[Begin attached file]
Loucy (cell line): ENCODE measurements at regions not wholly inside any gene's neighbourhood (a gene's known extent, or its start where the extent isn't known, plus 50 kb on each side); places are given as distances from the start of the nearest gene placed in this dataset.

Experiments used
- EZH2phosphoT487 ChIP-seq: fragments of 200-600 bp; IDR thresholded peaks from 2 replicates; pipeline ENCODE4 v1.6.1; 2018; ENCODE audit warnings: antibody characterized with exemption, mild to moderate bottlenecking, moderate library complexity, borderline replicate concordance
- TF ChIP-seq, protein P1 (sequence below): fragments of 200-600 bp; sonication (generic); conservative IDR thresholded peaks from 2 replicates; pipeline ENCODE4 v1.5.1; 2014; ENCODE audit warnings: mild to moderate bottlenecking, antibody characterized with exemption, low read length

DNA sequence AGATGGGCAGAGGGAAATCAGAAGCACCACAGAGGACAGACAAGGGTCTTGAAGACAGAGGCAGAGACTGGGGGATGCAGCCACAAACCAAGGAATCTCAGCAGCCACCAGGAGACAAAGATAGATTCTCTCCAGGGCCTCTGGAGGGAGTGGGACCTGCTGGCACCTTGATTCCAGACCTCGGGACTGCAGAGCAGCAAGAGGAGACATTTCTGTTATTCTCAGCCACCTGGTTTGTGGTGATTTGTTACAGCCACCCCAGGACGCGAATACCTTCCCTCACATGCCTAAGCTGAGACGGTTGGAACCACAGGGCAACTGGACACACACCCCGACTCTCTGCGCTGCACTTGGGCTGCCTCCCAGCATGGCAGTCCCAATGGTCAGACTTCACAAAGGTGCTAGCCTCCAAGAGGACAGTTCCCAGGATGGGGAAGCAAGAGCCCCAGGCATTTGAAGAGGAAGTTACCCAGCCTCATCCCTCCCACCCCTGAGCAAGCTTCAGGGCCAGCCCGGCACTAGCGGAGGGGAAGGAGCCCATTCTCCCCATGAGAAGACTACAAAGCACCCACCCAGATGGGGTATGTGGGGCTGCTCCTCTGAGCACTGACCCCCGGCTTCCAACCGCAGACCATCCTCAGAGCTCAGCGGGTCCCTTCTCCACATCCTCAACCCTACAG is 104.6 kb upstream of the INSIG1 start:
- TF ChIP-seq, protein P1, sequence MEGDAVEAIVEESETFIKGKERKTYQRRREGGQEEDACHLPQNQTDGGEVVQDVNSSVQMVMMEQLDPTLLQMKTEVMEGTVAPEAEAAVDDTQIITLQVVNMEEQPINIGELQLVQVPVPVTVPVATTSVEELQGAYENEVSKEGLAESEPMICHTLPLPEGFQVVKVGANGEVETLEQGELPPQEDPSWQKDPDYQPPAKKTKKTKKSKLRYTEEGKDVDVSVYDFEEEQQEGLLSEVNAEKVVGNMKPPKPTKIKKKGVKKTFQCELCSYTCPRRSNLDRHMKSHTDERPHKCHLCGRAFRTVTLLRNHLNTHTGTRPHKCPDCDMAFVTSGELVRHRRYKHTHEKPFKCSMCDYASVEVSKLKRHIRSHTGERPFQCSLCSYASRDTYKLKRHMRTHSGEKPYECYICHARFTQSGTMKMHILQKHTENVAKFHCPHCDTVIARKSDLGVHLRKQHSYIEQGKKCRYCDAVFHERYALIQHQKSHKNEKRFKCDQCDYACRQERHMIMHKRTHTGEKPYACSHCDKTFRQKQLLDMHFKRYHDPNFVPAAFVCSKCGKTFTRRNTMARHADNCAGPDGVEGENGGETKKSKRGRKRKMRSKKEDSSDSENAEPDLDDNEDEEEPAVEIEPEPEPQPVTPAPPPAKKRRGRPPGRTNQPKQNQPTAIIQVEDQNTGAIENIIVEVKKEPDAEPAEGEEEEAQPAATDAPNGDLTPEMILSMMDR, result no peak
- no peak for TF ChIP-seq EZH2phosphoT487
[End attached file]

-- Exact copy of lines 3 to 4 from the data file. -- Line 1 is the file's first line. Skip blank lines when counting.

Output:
- EZH2phosphoT487 ChIP-seq: fragments of 200-600 bp; IDR thresholded peaks from 2 replicates; pipeline ENCODE4 v1.6.1; 2018; ENCODE audit warnings: antibody characterized with exemption, mild to moderate bottlenecking, moderate library complexity, borderline replicate concordance
- TF ChIP-seq, protein P1 (sequence below): fragments of 200-600 bp; sonication (generic); conservative IDR thresholded peaks from 2 replicates; pipeline ENCODE4 v1.5.1; 2014; ENCODE audit warnings: mild to moderate bottlenecking, antibody characterized with exemption, low read length